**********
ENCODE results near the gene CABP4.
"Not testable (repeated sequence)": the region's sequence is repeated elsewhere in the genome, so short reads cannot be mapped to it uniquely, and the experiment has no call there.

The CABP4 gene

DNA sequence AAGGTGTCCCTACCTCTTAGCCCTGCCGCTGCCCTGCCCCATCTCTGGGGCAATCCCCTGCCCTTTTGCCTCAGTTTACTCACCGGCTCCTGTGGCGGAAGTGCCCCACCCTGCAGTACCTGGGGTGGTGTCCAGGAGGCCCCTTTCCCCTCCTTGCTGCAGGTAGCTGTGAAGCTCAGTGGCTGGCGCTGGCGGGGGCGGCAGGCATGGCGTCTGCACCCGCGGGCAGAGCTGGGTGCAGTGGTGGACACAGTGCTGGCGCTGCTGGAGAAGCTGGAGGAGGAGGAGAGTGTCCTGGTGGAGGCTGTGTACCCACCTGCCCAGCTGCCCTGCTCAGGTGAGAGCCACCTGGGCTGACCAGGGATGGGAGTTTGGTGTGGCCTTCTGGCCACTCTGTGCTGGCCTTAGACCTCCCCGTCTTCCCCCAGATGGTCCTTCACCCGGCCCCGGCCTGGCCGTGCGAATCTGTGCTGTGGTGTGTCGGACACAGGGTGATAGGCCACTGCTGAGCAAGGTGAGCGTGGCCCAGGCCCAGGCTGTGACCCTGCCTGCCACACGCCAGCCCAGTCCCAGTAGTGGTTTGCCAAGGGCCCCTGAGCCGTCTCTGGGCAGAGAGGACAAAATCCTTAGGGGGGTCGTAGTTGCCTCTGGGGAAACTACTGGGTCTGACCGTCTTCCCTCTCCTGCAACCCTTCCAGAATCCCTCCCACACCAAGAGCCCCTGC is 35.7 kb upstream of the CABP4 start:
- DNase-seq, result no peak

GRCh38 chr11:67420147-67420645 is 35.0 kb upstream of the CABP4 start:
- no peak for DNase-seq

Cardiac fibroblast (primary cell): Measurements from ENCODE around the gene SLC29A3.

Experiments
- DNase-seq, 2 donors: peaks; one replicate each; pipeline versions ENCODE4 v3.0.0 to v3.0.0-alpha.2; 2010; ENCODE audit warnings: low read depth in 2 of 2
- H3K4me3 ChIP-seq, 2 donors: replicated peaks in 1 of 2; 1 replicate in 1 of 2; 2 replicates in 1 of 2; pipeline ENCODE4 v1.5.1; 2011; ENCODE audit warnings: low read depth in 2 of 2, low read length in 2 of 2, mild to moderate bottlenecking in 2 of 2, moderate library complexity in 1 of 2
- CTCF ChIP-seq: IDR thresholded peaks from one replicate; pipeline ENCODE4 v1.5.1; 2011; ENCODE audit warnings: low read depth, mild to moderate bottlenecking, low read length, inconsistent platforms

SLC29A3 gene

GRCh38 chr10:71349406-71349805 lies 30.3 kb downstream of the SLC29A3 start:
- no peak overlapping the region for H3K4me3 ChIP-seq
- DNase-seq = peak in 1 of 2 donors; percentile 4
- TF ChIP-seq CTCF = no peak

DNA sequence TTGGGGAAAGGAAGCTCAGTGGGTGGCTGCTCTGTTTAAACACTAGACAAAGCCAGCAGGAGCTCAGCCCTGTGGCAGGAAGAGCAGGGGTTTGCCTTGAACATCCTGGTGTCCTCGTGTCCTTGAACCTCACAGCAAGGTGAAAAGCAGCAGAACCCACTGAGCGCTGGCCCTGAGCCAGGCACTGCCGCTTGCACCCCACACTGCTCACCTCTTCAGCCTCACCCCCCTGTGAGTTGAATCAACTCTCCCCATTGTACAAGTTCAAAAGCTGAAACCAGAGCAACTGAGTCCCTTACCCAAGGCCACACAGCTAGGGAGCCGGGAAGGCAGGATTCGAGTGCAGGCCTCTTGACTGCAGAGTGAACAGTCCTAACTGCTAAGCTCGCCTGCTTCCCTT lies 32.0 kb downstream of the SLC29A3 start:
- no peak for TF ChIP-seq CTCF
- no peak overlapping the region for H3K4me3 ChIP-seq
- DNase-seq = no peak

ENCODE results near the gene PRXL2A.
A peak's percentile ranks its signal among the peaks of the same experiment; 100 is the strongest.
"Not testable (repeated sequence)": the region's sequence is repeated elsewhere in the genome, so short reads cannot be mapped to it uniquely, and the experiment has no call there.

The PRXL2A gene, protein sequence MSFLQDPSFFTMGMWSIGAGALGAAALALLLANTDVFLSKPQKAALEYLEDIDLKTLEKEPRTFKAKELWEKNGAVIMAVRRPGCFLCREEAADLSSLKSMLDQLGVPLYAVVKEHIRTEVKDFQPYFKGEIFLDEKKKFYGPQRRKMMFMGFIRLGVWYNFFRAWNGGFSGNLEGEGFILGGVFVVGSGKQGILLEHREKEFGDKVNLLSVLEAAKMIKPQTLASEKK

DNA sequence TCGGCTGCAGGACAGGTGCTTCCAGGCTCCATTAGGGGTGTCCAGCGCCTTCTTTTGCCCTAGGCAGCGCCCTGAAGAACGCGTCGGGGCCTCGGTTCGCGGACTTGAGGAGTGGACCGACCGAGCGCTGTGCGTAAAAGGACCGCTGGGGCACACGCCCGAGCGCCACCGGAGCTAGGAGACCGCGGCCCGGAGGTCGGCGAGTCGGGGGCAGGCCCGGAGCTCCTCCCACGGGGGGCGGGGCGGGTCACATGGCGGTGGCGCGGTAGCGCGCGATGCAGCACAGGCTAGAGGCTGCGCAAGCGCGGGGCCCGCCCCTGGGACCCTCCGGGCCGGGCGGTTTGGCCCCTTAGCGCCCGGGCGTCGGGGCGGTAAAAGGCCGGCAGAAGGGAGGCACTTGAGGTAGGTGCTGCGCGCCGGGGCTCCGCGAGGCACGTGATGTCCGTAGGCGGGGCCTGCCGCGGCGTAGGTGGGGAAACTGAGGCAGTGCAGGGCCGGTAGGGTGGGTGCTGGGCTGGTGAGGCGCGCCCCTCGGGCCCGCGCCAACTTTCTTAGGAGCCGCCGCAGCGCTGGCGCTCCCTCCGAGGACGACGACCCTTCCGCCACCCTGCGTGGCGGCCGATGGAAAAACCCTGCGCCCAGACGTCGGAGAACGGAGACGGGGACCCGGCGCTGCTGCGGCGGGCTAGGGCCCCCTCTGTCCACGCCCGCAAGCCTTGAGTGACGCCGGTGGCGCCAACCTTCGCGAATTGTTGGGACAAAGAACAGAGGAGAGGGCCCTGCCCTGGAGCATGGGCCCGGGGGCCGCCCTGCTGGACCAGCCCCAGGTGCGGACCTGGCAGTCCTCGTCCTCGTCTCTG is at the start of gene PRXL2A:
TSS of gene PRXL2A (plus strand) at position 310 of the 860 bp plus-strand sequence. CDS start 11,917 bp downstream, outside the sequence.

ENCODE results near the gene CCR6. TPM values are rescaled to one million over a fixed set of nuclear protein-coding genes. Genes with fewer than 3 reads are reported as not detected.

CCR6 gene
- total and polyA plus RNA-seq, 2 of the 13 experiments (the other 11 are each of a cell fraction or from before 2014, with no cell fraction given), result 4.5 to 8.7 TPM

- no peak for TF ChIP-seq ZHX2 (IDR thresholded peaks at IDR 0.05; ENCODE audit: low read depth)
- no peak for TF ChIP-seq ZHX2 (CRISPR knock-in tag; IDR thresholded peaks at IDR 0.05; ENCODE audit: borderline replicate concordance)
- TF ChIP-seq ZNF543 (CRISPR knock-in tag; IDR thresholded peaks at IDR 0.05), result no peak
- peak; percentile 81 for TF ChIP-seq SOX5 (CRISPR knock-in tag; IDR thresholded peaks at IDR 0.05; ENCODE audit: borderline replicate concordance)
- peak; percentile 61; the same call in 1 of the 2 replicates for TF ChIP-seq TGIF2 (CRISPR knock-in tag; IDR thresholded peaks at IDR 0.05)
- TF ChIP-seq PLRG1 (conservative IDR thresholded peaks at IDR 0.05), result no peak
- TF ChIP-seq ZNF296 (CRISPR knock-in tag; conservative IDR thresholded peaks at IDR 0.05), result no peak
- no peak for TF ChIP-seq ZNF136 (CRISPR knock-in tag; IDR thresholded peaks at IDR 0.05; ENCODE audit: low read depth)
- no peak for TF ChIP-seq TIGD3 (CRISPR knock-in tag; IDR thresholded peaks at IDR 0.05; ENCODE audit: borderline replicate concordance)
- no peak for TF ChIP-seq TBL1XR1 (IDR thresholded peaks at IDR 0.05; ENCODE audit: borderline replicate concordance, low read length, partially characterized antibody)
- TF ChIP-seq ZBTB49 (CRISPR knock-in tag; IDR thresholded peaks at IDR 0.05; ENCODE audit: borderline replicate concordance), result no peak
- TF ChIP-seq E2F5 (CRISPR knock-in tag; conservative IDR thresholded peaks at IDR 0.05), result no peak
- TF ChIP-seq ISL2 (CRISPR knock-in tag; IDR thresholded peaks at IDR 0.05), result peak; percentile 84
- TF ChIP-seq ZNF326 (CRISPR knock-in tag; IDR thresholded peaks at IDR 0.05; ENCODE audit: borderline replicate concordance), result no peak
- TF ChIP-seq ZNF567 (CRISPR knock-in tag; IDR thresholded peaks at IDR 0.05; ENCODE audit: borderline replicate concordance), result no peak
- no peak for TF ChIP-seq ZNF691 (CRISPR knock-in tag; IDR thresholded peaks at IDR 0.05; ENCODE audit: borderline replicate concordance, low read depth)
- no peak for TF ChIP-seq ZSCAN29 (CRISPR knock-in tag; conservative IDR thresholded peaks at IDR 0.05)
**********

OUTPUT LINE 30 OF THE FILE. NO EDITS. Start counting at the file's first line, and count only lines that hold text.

- total and polyA plus RNA-seq, 2 of the 13 experiments (the other 11 are each of a cell fraction or from before 2014, with no cell fraction given), result 4.5 to 8.7 TPM